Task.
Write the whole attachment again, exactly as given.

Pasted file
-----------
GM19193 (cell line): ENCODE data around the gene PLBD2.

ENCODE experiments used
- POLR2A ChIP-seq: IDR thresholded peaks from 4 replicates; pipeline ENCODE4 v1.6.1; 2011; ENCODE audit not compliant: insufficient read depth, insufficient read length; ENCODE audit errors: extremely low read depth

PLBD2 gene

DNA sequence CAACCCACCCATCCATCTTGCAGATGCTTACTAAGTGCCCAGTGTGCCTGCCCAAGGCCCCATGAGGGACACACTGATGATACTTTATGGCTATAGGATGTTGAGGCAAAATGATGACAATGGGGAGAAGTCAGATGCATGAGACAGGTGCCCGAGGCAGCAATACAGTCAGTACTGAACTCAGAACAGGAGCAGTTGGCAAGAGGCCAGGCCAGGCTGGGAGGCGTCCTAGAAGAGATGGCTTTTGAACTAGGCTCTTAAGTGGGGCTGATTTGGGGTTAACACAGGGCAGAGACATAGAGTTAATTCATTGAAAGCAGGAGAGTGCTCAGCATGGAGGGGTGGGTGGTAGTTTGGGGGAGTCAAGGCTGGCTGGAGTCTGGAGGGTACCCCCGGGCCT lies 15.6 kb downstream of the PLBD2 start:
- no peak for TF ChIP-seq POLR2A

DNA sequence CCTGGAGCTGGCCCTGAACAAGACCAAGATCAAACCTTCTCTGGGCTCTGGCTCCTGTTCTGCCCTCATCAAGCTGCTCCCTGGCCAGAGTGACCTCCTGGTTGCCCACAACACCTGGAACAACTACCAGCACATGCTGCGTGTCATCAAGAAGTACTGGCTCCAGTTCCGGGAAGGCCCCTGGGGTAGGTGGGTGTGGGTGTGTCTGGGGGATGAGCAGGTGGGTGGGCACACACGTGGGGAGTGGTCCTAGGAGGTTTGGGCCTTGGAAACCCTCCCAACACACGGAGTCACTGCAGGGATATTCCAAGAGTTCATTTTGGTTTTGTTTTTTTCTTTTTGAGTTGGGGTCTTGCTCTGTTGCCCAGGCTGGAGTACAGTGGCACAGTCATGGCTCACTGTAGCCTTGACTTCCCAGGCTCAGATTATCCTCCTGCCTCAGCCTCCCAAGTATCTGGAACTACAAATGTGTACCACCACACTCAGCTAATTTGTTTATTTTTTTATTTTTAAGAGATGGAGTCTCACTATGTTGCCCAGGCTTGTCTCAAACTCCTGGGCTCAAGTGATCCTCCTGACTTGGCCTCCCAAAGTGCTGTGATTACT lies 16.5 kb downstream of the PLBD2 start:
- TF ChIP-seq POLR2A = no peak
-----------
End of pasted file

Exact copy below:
GM19193 (cell line): ENCODE data around the gene PLBD2.

ENCODE experiments used
- POLR2A ChIP-seq: IDR thresholded peaks from 4 replicates; pipeline ENCODE4 v1.6.1; 2011; ENCODE audit not compliant: insufficient read depth, insufficient read length; ENCODE audit errors: extremely low read depth

PLBD2 gene

DNA sequence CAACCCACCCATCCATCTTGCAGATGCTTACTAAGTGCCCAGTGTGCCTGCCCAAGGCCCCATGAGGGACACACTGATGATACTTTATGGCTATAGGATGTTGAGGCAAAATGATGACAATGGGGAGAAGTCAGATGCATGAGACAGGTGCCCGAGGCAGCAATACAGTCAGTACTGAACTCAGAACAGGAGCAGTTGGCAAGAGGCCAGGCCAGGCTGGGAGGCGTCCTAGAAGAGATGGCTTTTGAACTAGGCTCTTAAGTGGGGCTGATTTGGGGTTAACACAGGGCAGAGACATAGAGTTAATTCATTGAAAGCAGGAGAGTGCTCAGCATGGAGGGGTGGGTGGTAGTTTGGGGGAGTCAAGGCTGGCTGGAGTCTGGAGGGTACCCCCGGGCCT lies 15.6 kb downstream of the PLBD2 start:
- no peak for TF ChIP-seq POLR2A

DNA sequence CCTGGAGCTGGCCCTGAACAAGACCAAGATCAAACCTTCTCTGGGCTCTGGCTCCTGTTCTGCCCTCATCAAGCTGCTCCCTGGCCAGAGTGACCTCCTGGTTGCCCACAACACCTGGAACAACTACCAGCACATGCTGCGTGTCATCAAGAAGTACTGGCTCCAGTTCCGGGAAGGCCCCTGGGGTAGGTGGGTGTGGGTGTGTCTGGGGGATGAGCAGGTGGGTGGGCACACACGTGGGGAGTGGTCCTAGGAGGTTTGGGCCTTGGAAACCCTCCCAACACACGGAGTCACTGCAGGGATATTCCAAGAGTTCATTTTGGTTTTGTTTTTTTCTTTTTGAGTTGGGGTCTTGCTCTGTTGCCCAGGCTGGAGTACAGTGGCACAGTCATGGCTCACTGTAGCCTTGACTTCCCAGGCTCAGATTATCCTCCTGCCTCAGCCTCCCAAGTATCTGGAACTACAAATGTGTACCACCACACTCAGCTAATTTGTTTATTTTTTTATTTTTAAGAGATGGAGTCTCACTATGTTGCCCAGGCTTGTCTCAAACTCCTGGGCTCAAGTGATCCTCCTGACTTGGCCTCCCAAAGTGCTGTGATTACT lies 16.5 kb downstream of the PLBD2 start:
- TF ChIP-seq POLR2A = no peak